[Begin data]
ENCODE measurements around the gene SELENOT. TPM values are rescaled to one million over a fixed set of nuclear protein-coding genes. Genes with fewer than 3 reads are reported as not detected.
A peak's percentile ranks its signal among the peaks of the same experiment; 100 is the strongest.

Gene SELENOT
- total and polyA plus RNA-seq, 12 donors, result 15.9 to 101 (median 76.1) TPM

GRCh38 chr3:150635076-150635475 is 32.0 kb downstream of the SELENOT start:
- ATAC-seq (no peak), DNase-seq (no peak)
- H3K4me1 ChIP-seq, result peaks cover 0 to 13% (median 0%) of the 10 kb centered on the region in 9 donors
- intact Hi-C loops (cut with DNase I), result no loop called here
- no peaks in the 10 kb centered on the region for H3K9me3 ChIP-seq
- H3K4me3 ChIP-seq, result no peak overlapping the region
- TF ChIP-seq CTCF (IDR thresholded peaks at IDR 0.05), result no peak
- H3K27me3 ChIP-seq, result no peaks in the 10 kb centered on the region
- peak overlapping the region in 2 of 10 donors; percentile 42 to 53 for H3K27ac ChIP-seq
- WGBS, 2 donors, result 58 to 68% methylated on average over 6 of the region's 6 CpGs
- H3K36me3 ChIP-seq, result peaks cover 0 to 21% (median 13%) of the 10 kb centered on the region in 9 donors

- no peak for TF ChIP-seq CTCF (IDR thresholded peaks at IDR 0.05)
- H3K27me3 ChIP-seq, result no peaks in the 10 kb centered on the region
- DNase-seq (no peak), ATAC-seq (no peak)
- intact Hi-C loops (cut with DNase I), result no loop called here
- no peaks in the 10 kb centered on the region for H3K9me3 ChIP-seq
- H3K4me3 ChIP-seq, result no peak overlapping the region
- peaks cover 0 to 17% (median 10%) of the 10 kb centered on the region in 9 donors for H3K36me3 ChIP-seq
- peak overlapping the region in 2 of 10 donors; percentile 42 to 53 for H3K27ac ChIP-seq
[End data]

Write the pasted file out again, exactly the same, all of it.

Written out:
ENCODE measurements around the gene SELENOT. TPM values are rescaled to one million over a fixed set of nuclear protein-coding genes. Genes with fewer than 3 reads are reported as not detected.
A peak's percentile ranks its signal among the peaks of the same experiment; 100 is the strongest.

Gene SELENOT
- total and polyA plus RNA-seq, 12 donors, result 15.9 to 101 (median 76.1) TPM

GRCh38 chr3:150635076-150635475 is 32.0 kb downstream of the SELENOT start:
- ATAC-seq (no peak), DNase-seq (no peak)
- H3K4me1 ChIP-seq, result peaks cover 0 to 13% (median 0%) of the 10 kb centered on the region in 9 donors
- intact Hi-C loops (cut with DNase I), result no loop called here
- no peaks in the 10 kb centered on the region for H3K9me3 ChIP-seq
- H3K4me3 ChIP-seq, result no peak overlapping the region
- TF ChIP-seq CTCF (IDR thresholded peaks at IDR 0.05), result no peak
- H3K27me3 ChIP-seq, result no peaks in the 10 kb centered on the region
- peak overlapping the region in 2 of 10 donors; percentile 42 to 53 for H3K27ac ChIP-seq
- WGBS, 2 donors, result 58 to 68% methylated on average over 6 of the region's 6 CpGs
- H3K36me3 ChIP-seq, result peaks cover 0 to 21% (median 13%) of the 10 kb centered on the region in 9 donors

- no peak for TF ChIP-seq CTCF (IDR thresholded peaks at IDR 0.05)
- H3K27me3 ChIP-seq, result no peaks in the 10 kb centered on the region
- DNase-seq (no peak), ATAC-seq (no peak)
- intact Hi-C loops (cut with DNase I), result no loop called here
- no peaks in the 10 kb centered on the region for H3K9me3 ChIP-seq
- H3K4me3 ChIP-seq, result no peak overlapping the region
- peaks cover 0 to 17% (median 10%) of the 10 kb centered on the region in 9 donors for H3K36me3 ChIP-seq
- peak overlapping the region in 2 of 10 donors; percentile 42 to 53 for H3K27ac ChIP-seq